As a personal finance junkie and lover of all things tech, it's not often when these two hobbies/passions connect (except when I tweet that it's a good thing I don't have $500 to spend on a new iPad.)
WallStats, which makes some great infographs on finance and the economy, is going after one of the most controversially priced technology products: HDMI cables.
In this infograph, WallStats is singling out Monster Cable for their pricing, but while they may have created the high-end cable market, Monster is hardly the only company to charge higher prices for their cables.
Check this out.
I've always had a ton of ideas, you know that.
Mentioned previously, I had the idea for a podcast about the best podcast in the world — Leo Laporte's this WEEK in TECH. It'd be pretty meta, chatting about the actual podcast, the panelists and their takes on the tech news of the week.
Coincidentally, this was right around the time that my friend Noah Wolfe was looking to launch a D.C.-based tech podcast, which eventually became Tech Blab, featuring myself, Dave Weinberg and Noah.
So in addition to Tech Blab, Noah and I launched TWiTWiT — aka this WEEK in this WEEK in TECH.
It's a short (5-9 minute) podcast, where we go back and forth with thoughts on this week's episode and talk about our favorite panelists. (His is Leo, mine is obviously John C. Dvorak).
We've done 10 episodes so far, but the real pickup is just beginning.
Last week, Jason Calacanis — Internet entrepreneur known for Engadget, Mahalo, TechCrunch50 and often a panelist on TWiT — sent out this tweet to his 80,000+ followers:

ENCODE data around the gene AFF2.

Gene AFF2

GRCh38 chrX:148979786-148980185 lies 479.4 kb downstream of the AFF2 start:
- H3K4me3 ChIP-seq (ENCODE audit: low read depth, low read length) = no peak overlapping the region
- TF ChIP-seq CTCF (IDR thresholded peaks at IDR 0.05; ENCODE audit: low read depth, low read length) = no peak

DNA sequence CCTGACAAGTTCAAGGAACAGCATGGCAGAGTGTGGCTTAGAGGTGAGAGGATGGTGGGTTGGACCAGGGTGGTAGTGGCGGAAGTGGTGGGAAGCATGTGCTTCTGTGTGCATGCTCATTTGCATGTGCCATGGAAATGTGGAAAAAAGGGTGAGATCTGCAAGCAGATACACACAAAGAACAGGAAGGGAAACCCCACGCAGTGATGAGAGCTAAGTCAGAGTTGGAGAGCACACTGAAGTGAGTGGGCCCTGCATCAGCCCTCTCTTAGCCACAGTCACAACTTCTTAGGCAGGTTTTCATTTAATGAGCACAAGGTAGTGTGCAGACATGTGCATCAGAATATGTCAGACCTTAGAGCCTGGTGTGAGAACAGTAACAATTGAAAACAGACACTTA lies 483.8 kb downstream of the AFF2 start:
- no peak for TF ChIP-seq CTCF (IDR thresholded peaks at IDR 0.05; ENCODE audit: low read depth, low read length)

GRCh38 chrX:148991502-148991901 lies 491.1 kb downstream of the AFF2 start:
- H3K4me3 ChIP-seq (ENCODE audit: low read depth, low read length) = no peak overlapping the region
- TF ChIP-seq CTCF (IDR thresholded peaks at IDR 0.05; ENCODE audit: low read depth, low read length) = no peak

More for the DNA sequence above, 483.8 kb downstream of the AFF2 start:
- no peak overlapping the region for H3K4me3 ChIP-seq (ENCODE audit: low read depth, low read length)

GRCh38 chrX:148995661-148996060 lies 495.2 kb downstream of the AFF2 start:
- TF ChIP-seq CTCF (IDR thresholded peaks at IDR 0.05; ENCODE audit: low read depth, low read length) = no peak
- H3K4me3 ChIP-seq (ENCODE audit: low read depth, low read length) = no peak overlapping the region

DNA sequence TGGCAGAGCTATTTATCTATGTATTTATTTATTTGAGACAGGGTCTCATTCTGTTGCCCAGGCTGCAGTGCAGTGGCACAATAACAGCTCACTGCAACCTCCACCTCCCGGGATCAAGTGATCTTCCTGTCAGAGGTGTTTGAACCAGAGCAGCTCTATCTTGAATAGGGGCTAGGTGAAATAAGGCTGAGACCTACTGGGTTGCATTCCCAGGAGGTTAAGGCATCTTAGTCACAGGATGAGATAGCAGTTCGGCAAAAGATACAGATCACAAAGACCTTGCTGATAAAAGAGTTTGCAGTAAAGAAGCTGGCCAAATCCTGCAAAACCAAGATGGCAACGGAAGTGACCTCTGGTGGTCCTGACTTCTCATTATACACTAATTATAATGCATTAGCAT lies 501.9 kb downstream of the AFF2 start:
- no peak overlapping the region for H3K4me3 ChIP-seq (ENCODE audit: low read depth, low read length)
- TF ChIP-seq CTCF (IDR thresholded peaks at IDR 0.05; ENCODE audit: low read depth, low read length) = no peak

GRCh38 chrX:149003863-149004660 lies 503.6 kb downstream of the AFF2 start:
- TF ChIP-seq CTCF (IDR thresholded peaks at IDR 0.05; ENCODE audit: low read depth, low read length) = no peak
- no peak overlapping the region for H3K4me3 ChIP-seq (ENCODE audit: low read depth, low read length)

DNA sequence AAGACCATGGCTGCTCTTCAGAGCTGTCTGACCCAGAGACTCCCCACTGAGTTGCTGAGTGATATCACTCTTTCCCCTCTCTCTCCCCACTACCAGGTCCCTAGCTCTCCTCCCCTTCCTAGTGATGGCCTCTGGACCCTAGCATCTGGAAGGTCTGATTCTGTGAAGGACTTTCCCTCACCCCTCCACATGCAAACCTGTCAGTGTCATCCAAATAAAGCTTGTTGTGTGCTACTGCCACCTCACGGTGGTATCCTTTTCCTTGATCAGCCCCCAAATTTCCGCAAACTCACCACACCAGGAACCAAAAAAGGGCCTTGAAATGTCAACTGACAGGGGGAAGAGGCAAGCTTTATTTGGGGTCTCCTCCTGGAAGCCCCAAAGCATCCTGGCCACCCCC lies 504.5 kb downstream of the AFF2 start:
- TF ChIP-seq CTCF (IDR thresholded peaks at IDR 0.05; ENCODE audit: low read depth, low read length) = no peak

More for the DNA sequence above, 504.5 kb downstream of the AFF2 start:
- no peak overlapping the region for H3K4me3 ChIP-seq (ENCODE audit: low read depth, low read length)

That gave us a nice pickup, both in downloads and subscriber numbers. But Calacanis wasn't done, sending out this tweet a week later:
He's timed both of these tweets perfectly, driving people to subscribe the day that we record the show, just in time to deliver the new episode the next day.
While we're still waiting for Leo to directly say something on the air about us (hopefully the next time Calacanis is on he'll bring it up), it's always nice to hear that your idea (and of course the execution — Noah does all the hard work editing and posting) is both genius and brilliant.
I love Redbox.
It's the most convenient way to watch a movie, on a whim, without getting into any long-term contracts or recurring fees and at a great price. They even have an iPhone app for reserving movies before you go to pick them up.
Unfortunately, the movie studios hate Redbox. It's too cheap. We don't make any money off of it. It makes DVDs worth less.
Just how bad is Redbox for the movie studios? It's going to destroy the entertainment industry, says a new report (via NewTeeVee).
This loss in revenue will lead to a slowdown in movie production, crops will wilt, the earth will turn to salt, etc. The study says that Redbox is disrupting the home video industry in four ways:
- DVD sales are cannibalized
- Customers will want lower rental prices from other outlets
- The perceived value of movies will be harmed
- Redbox’s sale of discs into the aftermarket conflicts with other retail channels
Redbox’s kiosks also will send shock waves throughout the industry and could lead to the loss of 9,280 jobs, $35.4 million in contributions to health and welfare funds being cut, and a reduction of $30 million in tax revenue.